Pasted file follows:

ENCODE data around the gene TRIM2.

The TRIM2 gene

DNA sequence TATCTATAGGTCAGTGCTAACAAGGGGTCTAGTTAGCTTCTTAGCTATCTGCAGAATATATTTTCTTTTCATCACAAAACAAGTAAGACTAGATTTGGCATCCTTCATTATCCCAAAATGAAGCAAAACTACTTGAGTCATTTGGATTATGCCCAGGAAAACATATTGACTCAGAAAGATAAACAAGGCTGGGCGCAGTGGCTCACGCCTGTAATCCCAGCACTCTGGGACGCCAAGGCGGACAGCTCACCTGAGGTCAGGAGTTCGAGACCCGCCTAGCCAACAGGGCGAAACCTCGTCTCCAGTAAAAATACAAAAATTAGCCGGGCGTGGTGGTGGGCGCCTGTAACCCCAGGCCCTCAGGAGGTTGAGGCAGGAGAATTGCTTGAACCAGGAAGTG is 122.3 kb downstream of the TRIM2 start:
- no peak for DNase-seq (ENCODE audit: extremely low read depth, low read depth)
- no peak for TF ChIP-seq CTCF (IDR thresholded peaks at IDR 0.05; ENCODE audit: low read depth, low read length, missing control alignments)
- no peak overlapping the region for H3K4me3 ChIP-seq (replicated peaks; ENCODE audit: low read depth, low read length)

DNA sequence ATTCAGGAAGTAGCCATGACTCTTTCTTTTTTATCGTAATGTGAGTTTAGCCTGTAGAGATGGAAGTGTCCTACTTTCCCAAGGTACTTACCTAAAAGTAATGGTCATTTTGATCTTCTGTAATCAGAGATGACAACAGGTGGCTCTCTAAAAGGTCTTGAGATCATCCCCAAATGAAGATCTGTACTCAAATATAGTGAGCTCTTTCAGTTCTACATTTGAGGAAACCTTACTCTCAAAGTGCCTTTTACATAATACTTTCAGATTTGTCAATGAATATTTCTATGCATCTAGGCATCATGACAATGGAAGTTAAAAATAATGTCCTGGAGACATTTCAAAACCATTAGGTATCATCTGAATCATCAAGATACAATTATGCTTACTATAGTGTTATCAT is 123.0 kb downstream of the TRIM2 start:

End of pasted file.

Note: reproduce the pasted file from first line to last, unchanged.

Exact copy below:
ENCODE data around the gene TRIM2.

The TRIM2 gene

DNA sequence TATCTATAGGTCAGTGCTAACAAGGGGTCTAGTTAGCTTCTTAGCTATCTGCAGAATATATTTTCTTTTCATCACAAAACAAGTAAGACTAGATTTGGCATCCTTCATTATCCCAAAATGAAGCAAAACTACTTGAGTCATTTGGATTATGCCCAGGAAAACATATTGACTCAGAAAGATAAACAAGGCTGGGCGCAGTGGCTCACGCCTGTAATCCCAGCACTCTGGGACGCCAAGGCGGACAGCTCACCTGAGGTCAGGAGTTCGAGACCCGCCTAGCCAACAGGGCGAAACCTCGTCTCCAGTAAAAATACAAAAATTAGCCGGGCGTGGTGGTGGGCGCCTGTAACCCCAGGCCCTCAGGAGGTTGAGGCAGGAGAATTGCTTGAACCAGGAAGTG is 122.3 kb downstream of the TRIM2 start:
- no peak for DNase-seq (ENCODE audit: extremely low read depth, low read depth)
- no peak for TF ChIP-seq CTCF (IDR thresholded peaks at IDR 0.05; ENCODE audit: low read depth, low read length, missing control alignments)
- no peak overlapping the region for H3K4me3 ChIP-seq (replicated peaks; ENCODE audit: low read depth, low read length)

DNA sequence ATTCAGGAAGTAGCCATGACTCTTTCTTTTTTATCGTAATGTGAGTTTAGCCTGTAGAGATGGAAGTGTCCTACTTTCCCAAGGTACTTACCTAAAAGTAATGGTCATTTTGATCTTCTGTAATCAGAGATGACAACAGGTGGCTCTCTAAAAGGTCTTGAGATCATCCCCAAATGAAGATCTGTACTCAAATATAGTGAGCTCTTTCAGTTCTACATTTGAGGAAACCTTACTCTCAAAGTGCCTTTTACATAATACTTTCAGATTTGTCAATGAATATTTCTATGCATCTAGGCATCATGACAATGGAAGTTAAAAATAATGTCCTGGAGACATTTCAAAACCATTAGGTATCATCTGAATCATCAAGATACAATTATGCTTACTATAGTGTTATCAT is 123.0 kb downstream of the TRIM2 start: